5 Levels of Toyota’s Work Standardization: Learning from the Source. | Lean Frontiers

5 Levels of Toyota’s Work Standardization: Learning from the Source.

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NOTE from Lean Frontiers: The following guest post comes from Oscar Roche of the TWI Institute. Lean Frontiers is pleased to welcome Oscar as presenter to both the TWI Summit and Kata Summit. These two events make take place between February 17-21, 2020 in Austin, TX and together have come to be known as “Skills Week.” Learn more about Oscar and the many resources offered by his organization by visiting https://www.vwaust.com. Learn more about the TWI Institute by visiting www.twi-institute.org.


By Oscar Roche, November 2019

As with “Chinese whispers” (aka telephone game), as things get passed on, interpretation changes.

After spending 3 days with Mr Isao Kato, Mr Taichi Ono’s HR advisor, in Japan at the end of October it became clear that our understanding of Standardized Work has developed many shades of grey. When provided with his “5 levels” model and associated requirements for each it was succinct but daunting. We realized most of us are at Level 1 or 2. That was the bad news. The good news is a tremendous amount of value can be gained from getting to Level 2. Further, in Mr Kato’s view, most Toyota plants are at Level 4, few at Level 5. That was heartening!

We’ll first establish some base terminology for 3 things – Standardized Work, Work Standards and Standardization.

In the phrase “Standardized Work”, which is the goal, the word standardized is an adjective; it describes the work. Here “standardized” consists of 3 elements:

  • At takt – the rate at which products must be made in a process to meet customer demand.
  • Work sequenced precisely such that an operator performs tasks within takt time.
  • Standard inventory (WIP) such that the process keeps operating smoothly. (This includes units in machines or on conveyors in a continuous process.)

The work itself is the foundation. Obviously without work none of this would be possible or make sense!

Resting immediately above the work are Work Standards. These are things (often documents, but don’t have to be) that clearly communicate what the required standard is – what is acceptable. The critical workplace element of “take action against unacceptable” is given life.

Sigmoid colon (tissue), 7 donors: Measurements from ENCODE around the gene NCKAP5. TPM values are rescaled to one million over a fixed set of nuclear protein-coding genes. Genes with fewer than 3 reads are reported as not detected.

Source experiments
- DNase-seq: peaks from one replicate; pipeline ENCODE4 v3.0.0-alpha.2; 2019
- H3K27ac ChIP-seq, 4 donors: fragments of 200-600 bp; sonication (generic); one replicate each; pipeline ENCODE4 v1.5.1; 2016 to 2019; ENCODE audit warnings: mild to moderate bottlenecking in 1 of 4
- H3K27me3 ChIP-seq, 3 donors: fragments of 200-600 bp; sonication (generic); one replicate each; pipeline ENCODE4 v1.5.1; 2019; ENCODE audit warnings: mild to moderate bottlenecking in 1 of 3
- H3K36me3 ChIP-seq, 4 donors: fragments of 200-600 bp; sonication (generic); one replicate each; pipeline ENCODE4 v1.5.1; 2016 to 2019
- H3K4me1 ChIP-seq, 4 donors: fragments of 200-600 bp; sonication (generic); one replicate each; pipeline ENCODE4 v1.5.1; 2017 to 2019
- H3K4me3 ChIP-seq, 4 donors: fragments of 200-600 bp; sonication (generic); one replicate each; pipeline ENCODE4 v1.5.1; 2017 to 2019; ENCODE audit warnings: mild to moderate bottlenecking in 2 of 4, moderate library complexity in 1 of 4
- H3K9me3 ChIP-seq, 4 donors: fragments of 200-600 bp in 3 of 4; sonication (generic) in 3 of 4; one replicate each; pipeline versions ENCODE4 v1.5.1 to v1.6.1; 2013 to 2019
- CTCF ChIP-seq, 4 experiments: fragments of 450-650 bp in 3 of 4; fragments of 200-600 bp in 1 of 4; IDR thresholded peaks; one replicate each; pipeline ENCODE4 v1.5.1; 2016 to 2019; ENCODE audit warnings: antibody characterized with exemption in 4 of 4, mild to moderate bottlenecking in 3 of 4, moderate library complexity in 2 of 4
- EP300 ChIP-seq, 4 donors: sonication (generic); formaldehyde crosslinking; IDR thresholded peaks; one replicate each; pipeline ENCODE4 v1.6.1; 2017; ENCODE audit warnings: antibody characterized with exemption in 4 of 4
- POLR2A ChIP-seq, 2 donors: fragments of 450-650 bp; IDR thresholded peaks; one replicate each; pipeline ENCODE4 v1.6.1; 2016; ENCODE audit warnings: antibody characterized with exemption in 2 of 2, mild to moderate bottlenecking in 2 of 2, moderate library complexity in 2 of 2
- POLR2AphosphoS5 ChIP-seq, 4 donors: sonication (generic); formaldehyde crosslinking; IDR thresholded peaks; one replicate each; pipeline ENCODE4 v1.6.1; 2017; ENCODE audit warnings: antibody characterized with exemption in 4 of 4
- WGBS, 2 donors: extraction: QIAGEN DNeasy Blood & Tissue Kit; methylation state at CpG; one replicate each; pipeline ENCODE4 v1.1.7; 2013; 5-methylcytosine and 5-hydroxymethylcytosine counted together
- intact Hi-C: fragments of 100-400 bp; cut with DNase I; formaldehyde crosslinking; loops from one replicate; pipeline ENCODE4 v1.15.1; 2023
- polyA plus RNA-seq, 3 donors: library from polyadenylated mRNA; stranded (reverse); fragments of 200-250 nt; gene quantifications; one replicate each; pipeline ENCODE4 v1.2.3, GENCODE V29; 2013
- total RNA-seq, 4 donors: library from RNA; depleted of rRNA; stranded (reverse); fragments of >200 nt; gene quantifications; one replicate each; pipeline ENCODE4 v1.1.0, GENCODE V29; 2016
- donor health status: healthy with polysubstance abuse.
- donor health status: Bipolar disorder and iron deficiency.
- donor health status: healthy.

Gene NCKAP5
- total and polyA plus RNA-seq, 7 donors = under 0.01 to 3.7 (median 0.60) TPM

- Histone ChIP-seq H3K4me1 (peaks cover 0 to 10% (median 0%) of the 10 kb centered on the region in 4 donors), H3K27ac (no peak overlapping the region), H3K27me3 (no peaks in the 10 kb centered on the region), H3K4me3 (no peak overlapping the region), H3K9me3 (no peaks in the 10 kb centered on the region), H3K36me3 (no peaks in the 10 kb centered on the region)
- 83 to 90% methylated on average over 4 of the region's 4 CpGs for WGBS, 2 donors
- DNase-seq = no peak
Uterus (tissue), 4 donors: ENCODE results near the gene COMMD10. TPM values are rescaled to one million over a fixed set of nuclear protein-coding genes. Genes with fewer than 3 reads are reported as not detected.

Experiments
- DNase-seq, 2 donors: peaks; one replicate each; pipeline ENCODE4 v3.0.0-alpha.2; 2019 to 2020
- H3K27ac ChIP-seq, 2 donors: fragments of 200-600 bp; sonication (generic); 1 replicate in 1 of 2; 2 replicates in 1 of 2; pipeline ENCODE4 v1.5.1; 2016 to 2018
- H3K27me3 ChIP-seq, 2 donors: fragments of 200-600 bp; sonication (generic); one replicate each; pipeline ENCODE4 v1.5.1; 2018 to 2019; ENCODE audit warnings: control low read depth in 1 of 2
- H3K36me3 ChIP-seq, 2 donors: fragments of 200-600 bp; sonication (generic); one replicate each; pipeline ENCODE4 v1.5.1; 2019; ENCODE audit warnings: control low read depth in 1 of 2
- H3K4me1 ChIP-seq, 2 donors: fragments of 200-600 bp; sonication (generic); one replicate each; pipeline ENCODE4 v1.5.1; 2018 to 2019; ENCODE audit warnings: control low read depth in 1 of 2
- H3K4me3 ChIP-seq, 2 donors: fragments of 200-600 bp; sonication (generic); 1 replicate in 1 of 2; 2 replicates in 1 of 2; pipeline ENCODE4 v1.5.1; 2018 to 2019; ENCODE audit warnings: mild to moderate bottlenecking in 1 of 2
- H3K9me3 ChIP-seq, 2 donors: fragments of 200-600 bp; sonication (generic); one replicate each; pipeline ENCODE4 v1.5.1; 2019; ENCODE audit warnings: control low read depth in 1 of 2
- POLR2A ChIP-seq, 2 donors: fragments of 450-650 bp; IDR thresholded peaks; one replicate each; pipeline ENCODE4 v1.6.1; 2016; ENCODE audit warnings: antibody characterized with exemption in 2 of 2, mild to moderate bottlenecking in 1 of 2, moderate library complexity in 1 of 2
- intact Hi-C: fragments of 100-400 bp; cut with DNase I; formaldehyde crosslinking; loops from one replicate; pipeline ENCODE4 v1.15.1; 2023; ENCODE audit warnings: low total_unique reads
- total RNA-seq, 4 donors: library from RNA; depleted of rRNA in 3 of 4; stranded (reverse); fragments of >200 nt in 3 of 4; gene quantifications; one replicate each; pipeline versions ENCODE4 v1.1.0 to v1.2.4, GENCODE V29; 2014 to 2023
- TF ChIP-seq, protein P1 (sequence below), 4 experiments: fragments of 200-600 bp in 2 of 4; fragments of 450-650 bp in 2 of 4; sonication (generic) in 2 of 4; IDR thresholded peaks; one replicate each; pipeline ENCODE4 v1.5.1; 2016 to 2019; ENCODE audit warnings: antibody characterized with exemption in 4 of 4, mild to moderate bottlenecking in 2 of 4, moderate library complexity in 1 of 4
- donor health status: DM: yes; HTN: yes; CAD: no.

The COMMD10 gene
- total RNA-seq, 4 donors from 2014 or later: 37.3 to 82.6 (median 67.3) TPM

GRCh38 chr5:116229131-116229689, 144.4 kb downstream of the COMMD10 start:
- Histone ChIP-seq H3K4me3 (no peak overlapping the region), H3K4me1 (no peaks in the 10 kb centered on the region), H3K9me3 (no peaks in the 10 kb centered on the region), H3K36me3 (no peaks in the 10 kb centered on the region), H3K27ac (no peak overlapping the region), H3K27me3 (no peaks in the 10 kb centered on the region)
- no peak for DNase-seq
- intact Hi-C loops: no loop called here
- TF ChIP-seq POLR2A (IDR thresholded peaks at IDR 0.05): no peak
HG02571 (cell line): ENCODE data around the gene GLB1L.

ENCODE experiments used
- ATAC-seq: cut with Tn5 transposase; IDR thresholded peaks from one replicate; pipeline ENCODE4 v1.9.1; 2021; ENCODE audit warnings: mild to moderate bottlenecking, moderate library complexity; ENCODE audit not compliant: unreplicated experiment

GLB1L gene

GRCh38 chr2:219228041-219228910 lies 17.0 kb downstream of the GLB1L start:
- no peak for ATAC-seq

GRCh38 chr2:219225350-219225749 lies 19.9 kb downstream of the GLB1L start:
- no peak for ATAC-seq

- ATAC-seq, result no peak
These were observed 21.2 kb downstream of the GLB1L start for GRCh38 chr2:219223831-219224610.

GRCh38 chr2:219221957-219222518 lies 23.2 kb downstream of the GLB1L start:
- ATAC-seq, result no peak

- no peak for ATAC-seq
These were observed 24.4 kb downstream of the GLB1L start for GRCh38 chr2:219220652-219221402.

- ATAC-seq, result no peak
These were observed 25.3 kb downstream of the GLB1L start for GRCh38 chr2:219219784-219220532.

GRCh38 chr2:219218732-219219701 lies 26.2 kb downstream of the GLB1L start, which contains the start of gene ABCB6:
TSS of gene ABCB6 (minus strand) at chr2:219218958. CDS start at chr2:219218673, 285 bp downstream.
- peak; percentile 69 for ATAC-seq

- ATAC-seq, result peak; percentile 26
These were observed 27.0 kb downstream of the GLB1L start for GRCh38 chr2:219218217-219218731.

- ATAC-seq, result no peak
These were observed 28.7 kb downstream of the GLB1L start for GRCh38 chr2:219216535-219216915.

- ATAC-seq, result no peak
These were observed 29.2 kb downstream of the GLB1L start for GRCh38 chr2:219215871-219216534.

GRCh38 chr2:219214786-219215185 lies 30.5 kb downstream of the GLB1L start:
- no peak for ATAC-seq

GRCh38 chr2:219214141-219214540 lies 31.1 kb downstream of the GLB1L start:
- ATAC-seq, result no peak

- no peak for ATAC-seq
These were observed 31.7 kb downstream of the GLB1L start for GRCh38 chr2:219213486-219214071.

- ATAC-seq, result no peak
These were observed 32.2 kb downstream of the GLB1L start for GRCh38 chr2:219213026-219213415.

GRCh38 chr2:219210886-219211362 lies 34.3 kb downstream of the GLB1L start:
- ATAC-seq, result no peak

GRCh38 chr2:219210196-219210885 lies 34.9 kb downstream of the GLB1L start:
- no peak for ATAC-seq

Essentially there are 3 types of Work Standards.

  • Those relating to the output, the product or service being provided.
  • Those relating to the machine/equipment that produce the output. (In a very manual process, there may well be not many of these.)
  • Those relating to the human that produces the output or runs the machine and/or uses the equipment that produces the output.

Lastly there is the term “Standardization”. Standardization is a verb – it is the things we do to build adherence – moving from theory, the Work Standards, toward Standardized Work. It is here that there will be a pull for many of the tools we hear about and see such as:

  • An effective training system. Perhaps this is the most important.
  • Effective leadership (as people won’t always do what they know is right!)
  • A way of removing “normal” impediments to flow e.g. 5S.
  • A “Just In Time” system e.g. Kanban.
  • Problem solving methods and continuous improvement patterns.

By the way, building adherence through effective use of these tools and others reduces waste in the system.

As emphasized in the opening Mr Kato outlined 5 levels of Standardized Work. What follows is a very high-level view of this model.

Work Standards are at Level 1. Without them effectively in place progression through the levels won’t be possible. Work Standards, where applicable, are to include a time component – the standard time to do each element of the work (by the machine and/or the person).

Level 2 is where balancing the work to takt begins along with work sequencing and WIP for Just In Time. Charts and tools are used to illustrate. There is heavy emphasis on training to the standard along with means by which “unacceptable” can be quickly identified.